Filming location for spaghetti westerns in Almería, Spain

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Scott Larson

Building façade in Cannes, France

Passings: September 2012

Last September was notable for the passing of people associated with Babylon 5, Star Trek and Battlestar Galactica—not to mention a couple of people who put music in our lives.


  • Winrich Kolbe: During your two-and-a-half-decade TV directing career, you helmed episodes of series ranging from The Hardy Boys/Nancy Drew Mysteries in the late 1970s to Barnaby Jones to The Rockford Files to Magnum, P.I. to Scarecrow and Mrs. King and Spenser: For Hire and In the Heat of the Night and Hunter and 24. But we will remember for the ones you directed in the sci-fi and fantasy genres, which would include the original Battlestar Galactica, Knight Rider, War of the Worlds, Lois & Clark: The New Adventures of Superman and Angel. But what we will really remember you for are all the Star Trek episodes, including several of The Next Generation (notably the two-part finale “All Good Things”), Deep Space Nine and Enterprise. (IX-2012, at 71)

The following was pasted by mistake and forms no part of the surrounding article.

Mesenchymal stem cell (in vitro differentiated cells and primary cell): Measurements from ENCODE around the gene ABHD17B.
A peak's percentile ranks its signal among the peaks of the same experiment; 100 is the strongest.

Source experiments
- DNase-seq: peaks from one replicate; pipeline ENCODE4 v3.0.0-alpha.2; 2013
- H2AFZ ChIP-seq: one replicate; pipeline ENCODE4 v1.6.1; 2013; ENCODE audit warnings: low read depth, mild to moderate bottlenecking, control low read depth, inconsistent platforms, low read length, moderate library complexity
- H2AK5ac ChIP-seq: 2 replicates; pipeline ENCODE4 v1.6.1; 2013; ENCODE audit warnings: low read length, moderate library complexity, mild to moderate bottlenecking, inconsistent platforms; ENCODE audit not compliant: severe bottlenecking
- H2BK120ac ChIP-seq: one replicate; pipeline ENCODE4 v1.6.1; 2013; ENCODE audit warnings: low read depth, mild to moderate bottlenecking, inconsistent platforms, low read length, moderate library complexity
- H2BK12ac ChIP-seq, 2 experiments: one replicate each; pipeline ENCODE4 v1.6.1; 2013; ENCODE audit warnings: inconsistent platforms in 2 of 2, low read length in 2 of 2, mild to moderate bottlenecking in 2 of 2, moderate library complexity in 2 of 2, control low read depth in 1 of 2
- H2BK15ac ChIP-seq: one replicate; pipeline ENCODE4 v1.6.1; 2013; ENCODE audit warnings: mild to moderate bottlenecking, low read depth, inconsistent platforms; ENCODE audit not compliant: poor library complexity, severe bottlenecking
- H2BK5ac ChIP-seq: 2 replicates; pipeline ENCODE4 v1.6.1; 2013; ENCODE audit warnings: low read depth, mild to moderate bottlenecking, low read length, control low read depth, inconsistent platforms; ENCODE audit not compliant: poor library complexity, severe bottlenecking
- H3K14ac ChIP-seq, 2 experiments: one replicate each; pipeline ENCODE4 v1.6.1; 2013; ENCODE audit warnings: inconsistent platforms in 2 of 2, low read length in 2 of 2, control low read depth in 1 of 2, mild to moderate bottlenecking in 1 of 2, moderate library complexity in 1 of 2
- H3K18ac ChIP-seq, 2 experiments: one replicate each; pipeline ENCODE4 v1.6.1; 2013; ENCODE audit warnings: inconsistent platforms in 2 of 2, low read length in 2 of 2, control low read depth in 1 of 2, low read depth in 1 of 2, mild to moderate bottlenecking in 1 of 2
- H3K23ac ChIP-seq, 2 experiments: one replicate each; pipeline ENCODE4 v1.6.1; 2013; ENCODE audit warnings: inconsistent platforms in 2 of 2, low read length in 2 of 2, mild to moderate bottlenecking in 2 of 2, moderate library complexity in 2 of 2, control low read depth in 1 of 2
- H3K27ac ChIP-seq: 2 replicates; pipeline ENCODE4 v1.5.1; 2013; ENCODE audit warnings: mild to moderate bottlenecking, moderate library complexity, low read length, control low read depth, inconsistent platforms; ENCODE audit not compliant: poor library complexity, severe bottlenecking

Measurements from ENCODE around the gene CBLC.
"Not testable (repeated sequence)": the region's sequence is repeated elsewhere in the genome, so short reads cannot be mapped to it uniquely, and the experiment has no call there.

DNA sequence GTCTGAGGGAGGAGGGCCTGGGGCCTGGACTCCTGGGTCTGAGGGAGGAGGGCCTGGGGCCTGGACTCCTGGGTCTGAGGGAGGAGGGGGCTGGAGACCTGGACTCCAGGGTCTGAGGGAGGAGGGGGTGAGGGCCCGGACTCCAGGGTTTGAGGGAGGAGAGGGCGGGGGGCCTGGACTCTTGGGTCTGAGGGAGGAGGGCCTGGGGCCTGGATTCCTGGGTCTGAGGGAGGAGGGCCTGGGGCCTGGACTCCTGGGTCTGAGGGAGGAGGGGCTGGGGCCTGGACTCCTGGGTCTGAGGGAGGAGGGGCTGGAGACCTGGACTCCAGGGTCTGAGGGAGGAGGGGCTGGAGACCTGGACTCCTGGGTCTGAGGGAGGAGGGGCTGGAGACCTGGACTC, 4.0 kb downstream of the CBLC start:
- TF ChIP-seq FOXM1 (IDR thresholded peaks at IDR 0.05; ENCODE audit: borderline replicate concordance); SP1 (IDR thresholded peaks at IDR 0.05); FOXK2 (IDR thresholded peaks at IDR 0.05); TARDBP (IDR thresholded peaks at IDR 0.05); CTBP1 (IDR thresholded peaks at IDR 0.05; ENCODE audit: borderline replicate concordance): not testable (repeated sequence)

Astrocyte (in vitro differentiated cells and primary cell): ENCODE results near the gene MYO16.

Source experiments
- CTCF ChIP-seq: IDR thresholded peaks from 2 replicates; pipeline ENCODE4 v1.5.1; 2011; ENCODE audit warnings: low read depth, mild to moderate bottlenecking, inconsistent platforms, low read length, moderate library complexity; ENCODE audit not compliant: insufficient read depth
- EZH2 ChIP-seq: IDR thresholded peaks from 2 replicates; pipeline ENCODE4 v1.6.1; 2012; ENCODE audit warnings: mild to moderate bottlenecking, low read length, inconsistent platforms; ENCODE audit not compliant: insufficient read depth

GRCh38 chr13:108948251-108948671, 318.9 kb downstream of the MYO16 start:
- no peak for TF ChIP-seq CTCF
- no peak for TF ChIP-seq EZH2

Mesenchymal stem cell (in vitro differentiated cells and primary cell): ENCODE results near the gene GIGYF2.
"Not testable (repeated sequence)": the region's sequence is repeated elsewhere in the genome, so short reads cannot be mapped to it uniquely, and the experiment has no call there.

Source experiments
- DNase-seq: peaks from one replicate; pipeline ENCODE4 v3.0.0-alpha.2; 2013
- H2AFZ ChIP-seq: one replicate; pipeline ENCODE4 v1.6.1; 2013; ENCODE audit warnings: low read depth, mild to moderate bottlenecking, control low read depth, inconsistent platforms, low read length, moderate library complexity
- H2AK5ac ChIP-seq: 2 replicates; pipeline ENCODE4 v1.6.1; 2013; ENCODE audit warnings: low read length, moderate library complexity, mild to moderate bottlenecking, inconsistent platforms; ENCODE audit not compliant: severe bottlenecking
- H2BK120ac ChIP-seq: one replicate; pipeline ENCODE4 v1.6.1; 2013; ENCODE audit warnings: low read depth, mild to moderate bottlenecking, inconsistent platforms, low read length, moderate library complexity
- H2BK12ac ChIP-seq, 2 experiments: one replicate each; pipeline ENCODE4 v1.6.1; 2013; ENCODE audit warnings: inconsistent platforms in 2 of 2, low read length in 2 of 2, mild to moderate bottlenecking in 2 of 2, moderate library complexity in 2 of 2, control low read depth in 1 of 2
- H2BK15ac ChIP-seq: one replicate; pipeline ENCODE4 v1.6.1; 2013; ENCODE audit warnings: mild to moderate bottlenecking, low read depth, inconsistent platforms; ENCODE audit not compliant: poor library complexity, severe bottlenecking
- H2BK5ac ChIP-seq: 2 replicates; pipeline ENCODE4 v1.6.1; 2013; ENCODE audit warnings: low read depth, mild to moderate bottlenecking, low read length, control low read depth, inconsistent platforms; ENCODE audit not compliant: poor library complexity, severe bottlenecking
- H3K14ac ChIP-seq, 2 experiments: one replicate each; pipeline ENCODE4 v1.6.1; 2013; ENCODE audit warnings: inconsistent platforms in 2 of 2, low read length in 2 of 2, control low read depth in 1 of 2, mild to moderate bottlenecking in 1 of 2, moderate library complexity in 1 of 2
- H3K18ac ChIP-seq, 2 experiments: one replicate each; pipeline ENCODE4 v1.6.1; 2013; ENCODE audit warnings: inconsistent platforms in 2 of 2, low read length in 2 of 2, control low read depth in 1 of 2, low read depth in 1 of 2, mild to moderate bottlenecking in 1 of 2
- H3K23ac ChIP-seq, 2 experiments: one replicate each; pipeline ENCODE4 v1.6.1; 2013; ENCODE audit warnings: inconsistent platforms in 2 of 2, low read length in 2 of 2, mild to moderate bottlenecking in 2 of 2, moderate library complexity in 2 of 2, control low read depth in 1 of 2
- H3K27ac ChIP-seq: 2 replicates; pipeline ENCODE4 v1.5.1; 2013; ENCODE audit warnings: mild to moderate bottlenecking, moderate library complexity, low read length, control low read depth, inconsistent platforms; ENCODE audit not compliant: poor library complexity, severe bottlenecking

• Turhan Bey: Born in Vienna, your dark exotic looks were inherited from your Turkish father and Jewish mother. Your suave demeanor led to you being cast as mysterious or villainous characters in Hollywood, but they also paved the way for leading man parts in the 1940s. And that’s how you came to be dubbed as “the Turkish Delight.” Your flicks had titles like Raiders of the Desert, Burma Convoy, Bombay Clipper, The Mummy’s Tomb, Arabian Nights and Ali Baba and the Forty Thieves. Later on you had TV guest spots on SeaQuest DSV, Murder, She Wrote and VR.5. But your immortality is guaranteed for playing not one but two memorable roles on Babylon 5. In “The Coming of Shadows” you played the dying Centauri emperor who is tragically assassinated before he can make peace with the Narn, whom his people had brutally colonized, thereby paving the way for another Centauri/Narn war. In “Learning Curve” you were Master Turval, a Minbari ranger who visits the space station with two younger rangers. Said B5 godfather J. Michael Straczynski, “Turhan Bey was a lovely man who played a Centuari emperor and charmed the hell out of everyone in the cast and crew. He shall be missed.” (30-IX-2012, at 90)